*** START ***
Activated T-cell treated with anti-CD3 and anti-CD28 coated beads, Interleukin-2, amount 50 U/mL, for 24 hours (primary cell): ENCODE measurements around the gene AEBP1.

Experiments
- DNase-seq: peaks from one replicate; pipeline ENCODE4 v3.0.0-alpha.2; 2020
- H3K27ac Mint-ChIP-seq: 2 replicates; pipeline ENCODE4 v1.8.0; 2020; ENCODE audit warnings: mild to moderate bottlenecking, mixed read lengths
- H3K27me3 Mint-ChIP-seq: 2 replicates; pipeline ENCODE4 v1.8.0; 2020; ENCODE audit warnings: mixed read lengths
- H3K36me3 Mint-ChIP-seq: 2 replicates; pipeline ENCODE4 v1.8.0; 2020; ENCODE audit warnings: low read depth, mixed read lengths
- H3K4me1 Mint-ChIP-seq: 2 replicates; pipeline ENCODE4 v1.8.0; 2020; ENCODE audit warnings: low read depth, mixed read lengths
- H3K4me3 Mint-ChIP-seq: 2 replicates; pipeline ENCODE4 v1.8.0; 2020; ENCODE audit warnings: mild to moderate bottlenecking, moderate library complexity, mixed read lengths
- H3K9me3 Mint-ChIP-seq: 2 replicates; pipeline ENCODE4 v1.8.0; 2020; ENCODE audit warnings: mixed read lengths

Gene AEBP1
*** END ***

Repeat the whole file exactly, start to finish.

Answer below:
Activated T-cell treated with anti-CD3 and anti-CD28 coated beads, Interleukin-2, amount 50 U/mL, for 24 hours (primary cell): ENCODE measurements around the gene AEBP1.

Experiments
- DNase-seq: peaks from one replicate; pipeline ENCODE4 v3.0.0-alpha.2; 2020
- H3K27ac Mint-ChIP-seq: 2 replicates; pipeline ENCODE4 v1.8.0; 2020; ENCODE audit warnings: mild to moderate bottlenecking, mixed read lengths
- H3K27me3 Mint-ChIP-seq: 2 replicates; pipeline ENCODE4 v1.8.0; 2020; ENCODE audit warnings: mixed read lengths
- H3K36me3 Mint-ChIP-seq: 2 replicates; pipeline ENCODE4 v1.8.0; 2020; ENCODE audit warnings: low read depth, mixed read lengths
- H3K4me1 Mint-ChIP-seq: 2 replicates; pipeline ENCODE4 v1.8.0; 2020; ENCODE audit warnings: low read depth, mixed read lengths
- H3K4me3 Mint-ChIP-seq: 2 replicates; pipeline ENCODE4 v1.8.0; 2020; ENCODE audit warnings: mild to moderate bottlenecking, moderate library complexity, mixed read lengths
- H3K9me3 Mint-ChIP-seq: 2 replicates; pipeline ENCODE4 v1.8.0; 2020; ENCODE audit warnings: mixed read lengths

Gene AEBP1